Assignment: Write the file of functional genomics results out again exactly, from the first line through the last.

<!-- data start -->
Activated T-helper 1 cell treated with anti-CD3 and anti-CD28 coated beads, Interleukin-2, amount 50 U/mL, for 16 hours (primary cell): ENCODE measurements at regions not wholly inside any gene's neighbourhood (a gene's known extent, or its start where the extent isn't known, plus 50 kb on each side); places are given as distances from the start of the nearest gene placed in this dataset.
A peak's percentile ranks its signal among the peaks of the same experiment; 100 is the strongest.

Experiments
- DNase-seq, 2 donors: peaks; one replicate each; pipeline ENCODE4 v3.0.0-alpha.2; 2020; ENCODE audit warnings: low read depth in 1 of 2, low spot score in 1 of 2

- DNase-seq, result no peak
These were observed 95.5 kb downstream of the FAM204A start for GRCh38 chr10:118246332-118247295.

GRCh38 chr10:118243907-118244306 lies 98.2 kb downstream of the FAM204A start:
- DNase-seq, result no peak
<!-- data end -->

Activated T-helper 1 cell treated with anti-CD3 and anti-CD28 coated beads, Interleukin-2, amount 50 U/mL, for 16 hours (primary cell): ENCODE measurements at regions not wholly inside any gene's neighbourhood (a gene's known extent, or its start where the extent isn't known, plus 50 kb on each side); places are given as distances from the start of the nearest gene placed in this dataset.
A peak's percentile ranks its signal among the peaks of the same experiment; 100 is the strongest.

Experiments
- DNase-seq, 2 donors: peaks; one replicate each; pipeline ENCODE4 v3.0.0-alpha.2; 2020; ENCODE audit warnings: low read depth in 1 of 2, low spot score in 1 of 2

- DNase-seq, result no peak
These were observed 95.5 kb downstream of the FAM204A start for GRCh38 chr10:118246332-118247295.

GRCh38 chr10:118243907-118244306 lies 98.2 kb downstream of the FAM204A start:
- DNase-seq, result no peak